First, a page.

A town rallies to save its favorite pumpkin patch
Autumn’s official start usually falls on September 22 or 23—at least according to the calendar. But for generations of families in Windsor, Connecticut, it’s not really fall until it’s time to visit to Brown’s Harvest, a historic farm on the banks of the Farmington River. The Brown family has opened their farm up to the community every autumn since 1978 for all the hallmarks of the season, from chowing down on apple cider donuts to wandering in a corn maze to hitching a hay ride—and of course, picking the perfect pumpkin.
“We’ve been doing the pumpkin patch for longer than most,” said Kathi Martin, who owns and operates Brown’s Harvest along with her family. “Parents with kids will tell us that they grew up coming to the farm with their parents—so our farm has really become part of the family tradition of fall for so many people in Windsor. We’re proud to be able to be a part of it.”
Martin is the sixth generation of her family to farm this land. James M. Brown arrived in Windsor in the 1850s, and bought some land to start his own tobacco farm in 1874. Back then, farming was the way of life up and down the Connecticut River Valley, where eons of flooding deposited some of the richest soils found anywhere.
The area’s soil and climate made it especially good for growing shade tobacco, and the Browns’ operation flourished for decades. But over time, as the tobacco market dipped, pressure to sell their land rose. Once a patch in a quilt of family farms that stretched up and down the valley, by the early 2000s, Brown’s Harvest was more of an island in a sea of suburban development.
“The same things that make this land great to farm—it’s flat, level, close to the river—make it easy to develop, too,” said Martin, who grew up on the farm. The same story has played out in once-vital farming communities across the country in the past half-century. Today, experts estimate that we lose three acres of agricultural land in America every minute.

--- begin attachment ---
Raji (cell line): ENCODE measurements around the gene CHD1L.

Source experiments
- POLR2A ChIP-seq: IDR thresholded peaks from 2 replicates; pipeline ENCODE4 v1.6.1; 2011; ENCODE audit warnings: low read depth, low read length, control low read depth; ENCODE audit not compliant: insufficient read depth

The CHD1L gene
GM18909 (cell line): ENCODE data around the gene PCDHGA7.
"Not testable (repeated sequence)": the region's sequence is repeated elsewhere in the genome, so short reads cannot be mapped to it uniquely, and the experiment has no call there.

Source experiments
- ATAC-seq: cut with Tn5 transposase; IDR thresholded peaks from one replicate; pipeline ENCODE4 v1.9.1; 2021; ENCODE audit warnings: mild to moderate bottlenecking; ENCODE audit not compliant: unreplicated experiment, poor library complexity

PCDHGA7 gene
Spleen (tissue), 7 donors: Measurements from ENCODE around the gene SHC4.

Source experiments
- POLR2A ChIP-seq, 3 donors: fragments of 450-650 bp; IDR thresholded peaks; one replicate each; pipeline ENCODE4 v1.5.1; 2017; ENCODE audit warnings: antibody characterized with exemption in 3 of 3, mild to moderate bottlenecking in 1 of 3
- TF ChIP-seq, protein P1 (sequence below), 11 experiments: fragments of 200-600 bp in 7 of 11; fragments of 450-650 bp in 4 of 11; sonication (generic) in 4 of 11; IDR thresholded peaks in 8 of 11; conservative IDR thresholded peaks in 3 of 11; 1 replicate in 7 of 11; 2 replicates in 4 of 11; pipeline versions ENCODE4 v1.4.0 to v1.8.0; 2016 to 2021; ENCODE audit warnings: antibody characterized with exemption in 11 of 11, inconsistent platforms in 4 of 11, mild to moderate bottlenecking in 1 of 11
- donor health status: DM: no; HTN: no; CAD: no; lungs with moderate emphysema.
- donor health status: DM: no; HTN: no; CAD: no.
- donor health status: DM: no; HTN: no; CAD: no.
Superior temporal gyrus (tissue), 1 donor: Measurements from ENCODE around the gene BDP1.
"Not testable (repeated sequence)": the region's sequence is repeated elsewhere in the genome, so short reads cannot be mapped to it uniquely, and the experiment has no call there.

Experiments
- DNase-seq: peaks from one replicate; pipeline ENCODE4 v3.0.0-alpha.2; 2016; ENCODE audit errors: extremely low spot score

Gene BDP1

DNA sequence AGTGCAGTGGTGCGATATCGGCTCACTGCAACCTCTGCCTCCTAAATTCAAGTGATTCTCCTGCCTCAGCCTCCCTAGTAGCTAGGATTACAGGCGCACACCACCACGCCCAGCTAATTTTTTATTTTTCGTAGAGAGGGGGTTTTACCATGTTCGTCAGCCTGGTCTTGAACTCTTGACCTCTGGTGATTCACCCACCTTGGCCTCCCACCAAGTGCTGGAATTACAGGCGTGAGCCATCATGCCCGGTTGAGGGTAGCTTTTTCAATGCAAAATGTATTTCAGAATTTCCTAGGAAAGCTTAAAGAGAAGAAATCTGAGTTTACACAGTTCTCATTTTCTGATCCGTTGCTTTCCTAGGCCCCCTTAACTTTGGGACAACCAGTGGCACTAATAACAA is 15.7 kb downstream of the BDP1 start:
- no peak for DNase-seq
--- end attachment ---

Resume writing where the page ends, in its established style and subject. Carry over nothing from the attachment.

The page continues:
At the same time, across the country, farmers like the Browns are holding on in the face of stiff economic headwinds. Over the years, along with the perennial pumpkin patch, Martin and her family have tried new crops, run a u-pick strawberry season, launched a sunflower festival, and welcomed tens of thousands of schoolkids to tour their farm every year. Nevertheless, a few years back, the family was forced to carve off a piece of their farm and sell it to developers.
“They mapped out phases two and three for development, too, but we just thought it would be such a shame to lose it,” Martin said. “We have some of the best topsoil for growing food anywhere in the state right on this farm. I kid you not, I can taste the difference between asparagus grown here and anywhere else.”
“And we feel we have a responsibility to preserve it, and once it’s built up, it can never really go back,” she adds.
In 2019, The Trust for Public Land worked with federal, state, and local agencies to preserve 100 acres of Brown’s family farm. An agricultural conservation easement will protect the farm forever. A mile of the Farmington River is included in this preservation. A hotspot for canoeing, boating, and fishing, the river provides habitat for fish and migratory birds and is a source of drinking water for nearly half a million people.
“We feel like we share this farm with the community,” says Martin. “It’s important for kids to be able to get out on the land and see how things grow, because a lot of them don’t have any idea where their food comes from.” But more that, she says, she wants to preserve the place where Windsor families can take the time to be together. “To take time out of a busy schedule and do something outdoors as a family, it’s challenging for folks in this area. We want to keep making moments like that possible on our farm.”
This article was updated in October 2021 to reflect that 100 acres of the Brown family farm is protected.
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